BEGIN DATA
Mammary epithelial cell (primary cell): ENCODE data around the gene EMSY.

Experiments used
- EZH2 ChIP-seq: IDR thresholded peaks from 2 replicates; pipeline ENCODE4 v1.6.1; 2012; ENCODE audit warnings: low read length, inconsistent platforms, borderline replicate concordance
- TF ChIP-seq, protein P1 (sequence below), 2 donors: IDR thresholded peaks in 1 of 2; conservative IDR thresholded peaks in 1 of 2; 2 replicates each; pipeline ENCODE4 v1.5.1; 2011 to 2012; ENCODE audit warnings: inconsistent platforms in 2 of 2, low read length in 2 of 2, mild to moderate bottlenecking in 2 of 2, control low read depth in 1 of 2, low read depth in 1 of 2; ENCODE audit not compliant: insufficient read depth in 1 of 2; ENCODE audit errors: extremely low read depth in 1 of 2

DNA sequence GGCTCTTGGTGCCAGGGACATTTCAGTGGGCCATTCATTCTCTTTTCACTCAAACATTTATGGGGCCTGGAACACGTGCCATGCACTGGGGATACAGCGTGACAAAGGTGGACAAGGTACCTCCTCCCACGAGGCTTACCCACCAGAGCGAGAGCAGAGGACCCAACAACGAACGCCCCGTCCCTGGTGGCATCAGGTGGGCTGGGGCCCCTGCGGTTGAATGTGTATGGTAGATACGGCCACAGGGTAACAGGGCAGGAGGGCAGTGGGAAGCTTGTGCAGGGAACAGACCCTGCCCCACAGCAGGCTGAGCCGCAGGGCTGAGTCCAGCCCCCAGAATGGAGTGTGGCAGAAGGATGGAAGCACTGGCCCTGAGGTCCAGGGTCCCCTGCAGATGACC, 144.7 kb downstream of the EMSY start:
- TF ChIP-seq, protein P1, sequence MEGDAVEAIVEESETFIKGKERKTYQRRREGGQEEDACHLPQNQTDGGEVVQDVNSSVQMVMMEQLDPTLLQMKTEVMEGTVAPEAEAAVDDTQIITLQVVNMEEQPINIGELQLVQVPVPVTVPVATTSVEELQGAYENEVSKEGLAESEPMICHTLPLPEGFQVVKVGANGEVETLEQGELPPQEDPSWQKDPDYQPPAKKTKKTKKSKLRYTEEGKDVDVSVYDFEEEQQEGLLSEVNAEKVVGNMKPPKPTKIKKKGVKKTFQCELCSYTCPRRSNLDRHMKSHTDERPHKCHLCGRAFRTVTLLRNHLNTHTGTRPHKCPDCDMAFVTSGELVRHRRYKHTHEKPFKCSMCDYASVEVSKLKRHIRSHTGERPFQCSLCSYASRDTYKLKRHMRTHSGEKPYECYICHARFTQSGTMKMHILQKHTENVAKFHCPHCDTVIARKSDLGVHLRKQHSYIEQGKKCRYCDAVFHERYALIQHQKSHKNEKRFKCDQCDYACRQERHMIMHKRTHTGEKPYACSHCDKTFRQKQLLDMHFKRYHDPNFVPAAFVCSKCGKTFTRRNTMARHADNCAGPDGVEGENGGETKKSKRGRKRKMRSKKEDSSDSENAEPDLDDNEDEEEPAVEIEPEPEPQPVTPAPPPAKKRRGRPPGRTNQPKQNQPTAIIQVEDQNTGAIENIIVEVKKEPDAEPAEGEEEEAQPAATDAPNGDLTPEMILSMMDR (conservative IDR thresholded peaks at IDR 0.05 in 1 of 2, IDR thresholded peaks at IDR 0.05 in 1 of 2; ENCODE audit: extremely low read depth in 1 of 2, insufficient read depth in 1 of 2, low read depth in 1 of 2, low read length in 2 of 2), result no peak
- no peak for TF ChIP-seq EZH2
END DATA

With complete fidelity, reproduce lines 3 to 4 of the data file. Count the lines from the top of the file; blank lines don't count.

- EZH2 ChIP-seq: IDR thresholded peaks from 2 replicates; pipeline ENCODE4 v1.6.1; 2012; ENCODE audit warnings: low read length, inconsistent platforms, borderline replicate concordance
- TF ChIP-seq, protein P1 (sequence below), 2 donors: IDR thresholded peaks in 1 of 2; conservative IDR thresholded peaks in 1 of 2; 2 replicates each; pipeline ENCODE4 v1.5.1; 2011 to 2012; ENCODE audit warnings: inconsistent platforms in 2 of 2, low read length in 2 of 2, mild to moderate bottlenecking in 2 of 2, control low read depth in 1 of 2, low read depth in 1 of 2; ENCODE audit not compliant: insufficient read depth in 1 of 2; ENCODE audit errors: extremely low read depth in 1 of 2